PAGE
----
The Moon was but a Chin of Gold Poem by Emily Dickinson Summary, Notes and Line by Line Explanation in English for Students


The poem “The Moon was but a Chin of Gold” is written by Emily Dickinson. The poem was first published in 1896. Dickinson uses metaphorical language, comparing the moon to a beautiful woman. The title itself suggests that the moon is a slender crescent, described as a “Chin of Gold.” This implies a delicate sliver of golden light, evoking a sense of elegance. Throughout the poem, Dickinson captures the changing aspects of the moon, weaving a comparison between its celestial beauty and the allure of a woman.

About the poet

Emily Dickinson was born in 1830 in Amherst, Massachusetts. She was a prominent American poet. She was an important influence on American Literature. She had published numerous poems, including “I’m Nobody! Who are you?”, “Because I could not stop for Death” and “A Bird came down the Walk”. She captures moments of nature in a vivid and insightful manner. Dickinson’s ability to convey complex ideas with simplicity has contributed to her enduring influence in the realm of American poetry.


The poem is a lyric poem written in 5 quatrains. Each stanza consists of four lines. 

Stanza 1

The Moon was but a Chin of Gold

A Night or two ago –

And now she turns Her perfect Face

Upon the World below –


The first stanza talks about the different phases of the moon. Earlier the moon was a small sliver like the chin but now it is a full moon. Initially, she portrays the moon as a small sliver, drawing a comparison to a delicate chin covered in gold. As the stanza progresses, the poet  notes the transformation of the moon into a full, round shape. At this point, the moon shines its complete face onto the world below. This transition from a slender crescent to a full moon highlights the changing beauty of the celestial body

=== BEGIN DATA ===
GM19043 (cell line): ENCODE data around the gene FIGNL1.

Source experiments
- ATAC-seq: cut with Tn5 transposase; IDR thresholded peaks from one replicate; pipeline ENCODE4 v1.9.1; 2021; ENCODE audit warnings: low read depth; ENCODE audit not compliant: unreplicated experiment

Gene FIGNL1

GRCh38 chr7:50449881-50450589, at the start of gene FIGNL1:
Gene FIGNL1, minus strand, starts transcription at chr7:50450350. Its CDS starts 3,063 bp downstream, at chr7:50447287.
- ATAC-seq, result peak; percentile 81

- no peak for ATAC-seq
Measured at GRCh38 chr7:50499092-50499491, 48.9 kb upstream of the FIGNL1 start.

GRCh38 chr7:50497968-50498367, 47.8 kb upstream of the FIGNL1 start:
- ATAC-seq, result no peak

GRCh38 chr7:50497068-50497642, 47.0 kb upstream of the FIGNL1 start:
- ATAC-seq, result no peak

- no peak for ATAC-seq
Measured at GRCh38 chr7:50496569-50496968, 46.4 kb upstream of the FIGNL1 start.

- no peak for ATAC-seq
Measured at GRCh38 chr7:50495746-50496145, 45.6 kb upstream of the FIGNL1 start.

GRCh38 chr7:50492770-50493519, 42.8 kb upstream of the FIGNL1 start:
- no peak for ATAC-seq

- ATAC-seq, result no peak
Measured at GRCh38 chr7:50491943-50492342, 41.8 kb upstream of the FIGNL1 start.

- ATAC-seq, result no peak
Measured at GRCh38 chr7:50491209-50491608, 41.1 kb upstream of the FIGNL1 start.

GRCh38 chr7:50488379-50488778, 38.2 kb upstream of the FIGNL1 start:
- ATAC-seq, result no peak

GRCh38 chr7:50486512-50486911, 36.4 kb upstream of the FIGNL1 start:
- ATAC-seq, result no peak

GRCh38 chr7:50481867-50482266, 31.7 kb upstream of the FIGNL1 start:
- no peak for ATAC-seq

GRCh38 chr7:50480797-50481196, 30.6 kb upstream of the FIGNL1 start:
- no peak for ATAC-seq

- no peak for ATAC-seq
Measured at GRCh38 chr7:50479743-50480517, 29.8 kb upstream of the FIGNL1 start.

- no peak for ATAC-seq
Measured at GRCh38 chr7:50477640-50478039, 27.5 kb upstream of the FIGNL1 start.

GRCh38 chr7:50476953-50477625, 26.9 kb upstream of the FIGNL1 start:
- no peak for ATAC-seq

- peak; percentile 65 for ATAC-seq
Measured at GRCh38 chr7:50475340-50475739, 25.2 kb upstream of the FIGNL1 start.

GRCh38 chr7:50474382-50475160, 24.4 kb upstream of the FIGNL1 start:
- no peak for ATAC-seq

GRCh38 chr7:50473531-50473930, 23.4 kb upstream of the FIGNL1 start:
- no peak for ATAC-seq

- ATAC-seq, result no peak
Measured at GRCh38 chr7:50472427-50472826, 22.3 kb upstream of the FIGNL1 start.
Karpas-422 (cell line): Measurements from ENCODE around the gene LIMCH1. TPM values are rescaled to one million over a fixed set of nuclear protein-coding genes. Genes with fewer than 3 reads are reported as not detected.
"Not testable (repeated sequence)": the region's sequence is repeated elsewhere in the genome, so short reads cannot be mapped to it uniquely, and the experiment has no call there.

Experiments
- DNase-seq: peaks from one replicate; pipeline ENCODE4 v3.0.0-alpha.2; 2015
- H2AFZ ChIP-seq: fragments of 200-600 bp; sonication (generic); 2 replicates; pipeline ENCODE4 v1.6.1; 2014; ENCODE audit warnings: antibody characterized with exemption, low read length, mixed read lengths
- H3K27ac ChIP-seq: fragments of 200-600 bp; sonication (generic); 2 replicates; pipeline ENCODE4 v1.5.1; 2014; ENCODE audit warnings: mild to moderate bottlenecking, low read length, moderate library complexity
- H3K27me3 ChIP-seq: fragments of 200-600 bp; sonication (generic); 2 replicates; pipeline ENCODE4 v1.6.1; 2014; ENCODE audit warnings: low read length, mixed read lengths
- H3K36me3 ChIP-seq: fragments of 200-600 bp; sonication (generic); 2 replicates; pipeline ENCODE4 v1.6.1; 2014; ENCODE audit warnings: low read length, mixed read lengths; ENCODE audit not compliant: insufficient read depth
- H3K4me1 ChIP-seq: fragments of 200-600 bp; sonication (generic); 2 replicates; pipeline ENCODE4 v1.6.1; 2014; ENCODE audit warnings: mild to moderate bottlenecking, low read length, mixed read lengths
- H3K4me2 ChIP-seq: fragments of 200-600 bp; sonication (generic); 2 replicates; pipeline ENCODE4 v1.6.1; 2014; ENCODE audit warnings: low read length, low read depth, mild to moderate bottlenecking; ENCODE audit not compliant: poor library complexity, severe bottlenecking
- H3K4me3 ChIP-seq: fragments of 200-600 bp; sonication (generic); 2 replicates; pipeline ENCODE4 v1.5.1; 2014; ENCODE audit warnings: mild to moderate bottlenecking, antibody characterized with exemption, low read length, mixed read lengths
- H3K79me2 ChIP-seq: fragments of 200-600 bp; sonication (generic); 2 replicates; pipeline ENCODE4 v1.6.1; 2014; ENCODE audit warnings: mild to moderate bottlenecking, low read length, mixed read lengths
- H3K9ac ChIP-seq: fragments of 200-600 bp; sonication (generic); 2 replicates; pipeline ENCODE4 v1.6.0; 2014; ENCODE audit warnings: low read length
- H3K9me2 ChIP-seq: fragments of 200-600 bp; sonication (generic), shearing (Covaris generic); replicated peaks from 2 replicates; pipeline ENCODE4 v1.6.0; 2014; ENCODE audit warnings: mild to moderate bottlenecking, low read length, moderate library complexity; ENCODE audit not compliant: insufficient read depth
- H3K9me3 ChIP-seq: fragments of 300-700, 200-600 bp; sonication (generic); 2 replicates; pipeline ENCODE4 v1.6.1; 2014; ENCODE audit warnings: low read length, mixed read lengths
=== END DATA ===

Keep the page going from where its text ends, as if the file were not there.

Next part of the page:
The poem starts by comparing how the crescent phase of the moon looked like a chin. The moon’s crescent arc looked like a golden chin to the poet. But now due to the change in the phases of the moon, the moon has turned into a full moon. Here the poet compares the full moon to the face of a woman. She says that the full moon looks perfect and hangs in the night sky while looking down on the world below.

Stanza 2

Her Forehead is of Amplest Blonde –

Her Cheek – a Beryl hewn –

Her Eye unto the Summer Dew

The likest I have known –


The poet then describes the beauty of the full moon in this stanza. She says that the forehead of the moon looks like a blond head. The cheeks look like Beryl hewn and the eyes shine like the summer dew under the moonlight. The poet is unable to make any more comparisons and says that those are the closest to the beauty of the moon.


The poet extends the metaphor created in the first stanza. She continues to compare the moon to a human face and talks about its features like the “Forehead”, “Cheek” and “Eye”. Here the Forehead refers to the top part of the moon. Because it reflects sunlight in the evening it gives off the color of golden blonde. So the poet says that it looks like the moon has a head full of blonde hair.

Then she talks about the cheeks, the circumference, of the moon which are hewn in Beryl. Beryl is a pale blue color. In the late evening, the moon’s circumference shines a pale blue light. Then the poet talks about the Eye of the moon. Here the Eye is the moonlight of the moon. The moonlight shines onto the summer dew on earth. These are the only comparisons that the poet can make and they become the “likeliest” to what she wants to describe.